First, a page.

managed to negotiate for the Federal Reserve to guarantee the exposure presented by $29
                                               billion of the most illiquid and toxic assets on Bear Stearns’ balance sheet.

                                               Under these circumstances, how can the Countrywide acquisition move forward as
                                               announced? In fact, the most recent stock prices for Bear Stearns and Countrywide are a
                                               clear indication of the validity of this assessment. Countrywide continues to trade at a
                                               considerable discount to the acquisition price, whereas Bear Stearns continues to trade at a
                                               considerable premium over the $10 acquisition price.

                                               No doubt the discount in the case of Countrywide reflects the risks of intervening calamities
                                               that could arise prior to the announced August closing. On the other hand, the premium
                                               associated with the Bear Stearns acquisition reflects a level of confidence that there is
                                               enough shareholder leverage that the Fed may cajole JP Morgan into increasing its
                                               acquisition price to insure shareholder approval.

                                               Mr. Lewis is under considerable pressure, both externally and by the need to demonstrate he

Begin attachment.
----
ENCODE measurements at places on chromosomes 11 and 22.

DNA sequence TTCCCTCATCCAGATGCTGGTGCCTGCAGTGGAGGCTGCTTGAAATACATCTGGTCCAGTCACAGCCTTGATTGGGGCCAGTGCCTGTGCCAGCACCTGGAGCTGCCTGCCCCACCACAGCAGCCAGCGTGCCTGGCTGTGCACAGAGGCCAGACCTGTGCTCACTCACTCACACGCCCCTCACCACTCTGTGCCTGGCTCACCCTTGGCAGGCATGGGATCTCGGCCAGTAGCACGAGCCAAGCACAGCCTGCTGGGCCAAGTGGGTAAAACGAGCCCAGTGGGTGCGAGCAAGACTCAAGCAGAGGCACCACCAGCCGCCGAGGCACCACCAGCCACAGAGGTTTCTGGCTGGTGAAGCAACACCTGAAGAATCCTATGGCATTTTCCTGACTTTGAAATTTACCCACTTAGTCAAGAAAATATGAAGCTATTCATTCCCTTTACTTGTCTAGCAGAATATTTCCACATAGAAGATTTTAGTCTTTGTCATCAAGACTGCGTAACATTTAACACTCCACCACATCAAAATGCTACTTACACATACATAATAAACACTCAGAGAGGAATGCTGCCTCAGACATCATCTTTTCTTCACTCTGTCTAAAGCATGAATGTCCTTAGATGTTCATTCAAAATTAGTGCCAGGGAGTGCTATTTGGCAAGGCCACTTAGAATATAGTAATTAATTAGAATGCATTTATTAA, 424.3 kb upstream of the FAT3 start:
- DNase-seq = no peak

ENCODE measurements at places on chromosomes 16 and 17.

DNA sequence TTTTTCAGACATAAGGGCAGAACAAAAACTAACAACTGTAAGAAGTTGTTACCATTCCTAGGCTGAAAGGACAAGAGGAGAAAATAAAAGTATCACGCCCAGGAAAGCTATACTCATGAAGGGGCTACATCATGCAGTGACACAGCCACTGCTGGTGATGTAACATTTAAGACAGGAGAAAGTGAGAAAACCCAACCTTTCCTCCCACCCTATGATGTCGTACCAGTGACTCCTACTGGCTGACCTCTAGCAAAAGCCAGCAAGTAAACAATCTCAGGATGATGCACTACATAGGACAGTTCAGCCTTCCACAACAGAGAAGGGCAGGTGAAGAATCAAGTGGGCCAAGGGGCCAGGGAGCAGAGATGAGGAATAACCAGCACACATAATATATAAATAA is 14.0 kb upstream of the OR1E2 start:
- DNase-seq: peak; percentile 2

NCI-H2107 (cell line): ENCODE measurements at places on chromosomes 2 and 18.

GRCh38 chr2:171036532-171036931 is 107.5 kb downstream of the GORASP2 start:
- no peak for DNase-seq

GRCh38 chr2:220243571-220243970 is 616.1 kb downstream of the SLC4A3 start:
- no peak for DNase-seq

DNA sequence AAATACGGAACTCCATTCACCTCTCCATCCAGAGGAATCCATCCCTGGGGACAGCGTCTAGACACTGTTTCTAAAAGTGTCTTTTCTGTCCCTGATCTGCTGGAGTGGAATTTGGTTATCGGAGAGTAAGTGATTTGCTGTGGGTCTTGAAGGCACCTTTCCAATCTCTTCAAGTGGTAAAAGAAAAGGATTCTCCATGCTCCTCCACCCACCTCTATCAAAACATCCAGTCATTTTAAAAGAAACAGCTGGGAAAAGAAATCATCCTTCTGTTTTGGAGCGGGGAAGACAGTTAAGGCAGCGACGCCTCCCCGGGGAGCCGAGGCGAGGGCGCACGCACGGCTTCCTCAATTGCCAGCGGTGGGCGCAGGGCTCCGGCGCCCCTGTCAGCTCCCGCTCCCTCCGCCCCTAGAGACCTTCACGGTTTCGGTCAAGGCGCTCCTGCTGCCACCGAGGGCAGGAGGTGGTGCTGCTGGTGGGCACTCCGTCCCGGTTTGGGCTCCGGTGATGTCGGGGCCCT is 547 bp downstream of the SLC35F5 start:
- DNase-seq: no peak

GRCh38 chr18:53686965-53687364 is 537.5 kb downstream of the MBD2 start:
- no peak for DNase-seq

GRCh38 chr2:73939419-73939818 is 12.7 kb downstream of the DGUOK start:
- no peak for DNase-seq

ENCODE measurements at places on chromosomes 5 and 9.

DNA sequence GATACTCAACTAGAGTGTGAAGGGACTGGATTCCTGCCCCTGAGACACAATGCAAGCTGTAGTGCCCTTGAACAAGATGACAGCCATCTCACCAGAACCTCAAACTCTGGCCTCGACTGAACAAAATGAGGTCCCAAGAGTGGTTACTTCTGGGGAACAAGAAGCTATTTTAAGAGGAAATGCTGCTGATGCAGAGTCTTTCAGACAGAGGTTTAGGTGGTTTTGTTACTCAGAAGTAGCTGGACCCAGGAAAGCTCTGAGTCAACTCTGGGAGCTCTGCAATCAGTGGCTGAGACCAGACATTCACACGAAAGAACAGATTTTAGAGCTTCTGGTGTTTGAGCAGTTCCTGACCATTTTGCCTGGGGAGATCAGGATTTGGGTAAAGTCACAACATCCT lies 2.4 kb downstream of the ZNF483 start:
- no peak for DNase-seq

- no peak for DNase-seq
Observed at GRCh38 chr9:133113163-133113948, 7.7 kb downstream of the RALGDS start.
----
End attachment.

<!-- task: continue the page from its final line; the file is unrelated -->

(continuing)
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                                               deserves to share the same esteem as Mr. Dimon in terms of business acumen and the value
                                               that he brings to shareholders. With this in mind, it is hard to imagine the Countrywide
                                               acquisition closing consistent with the announced terms, without similar assurances from the
                                               Federal Reserve or a renegotiation of terms. In the absence of direct support from the Fed,
                                               the transaction will no doubt be renegotiated at a reduced price and will be limited to an
                                               asset purchase of the Bank subsidiary and the technology platform. The mortgage banking
                                               business that has been the core of Countrywide’s legacy will be abandoned.

                                               Of course, as the market has demonstrated over the last year, anything can happen in four
                                               months.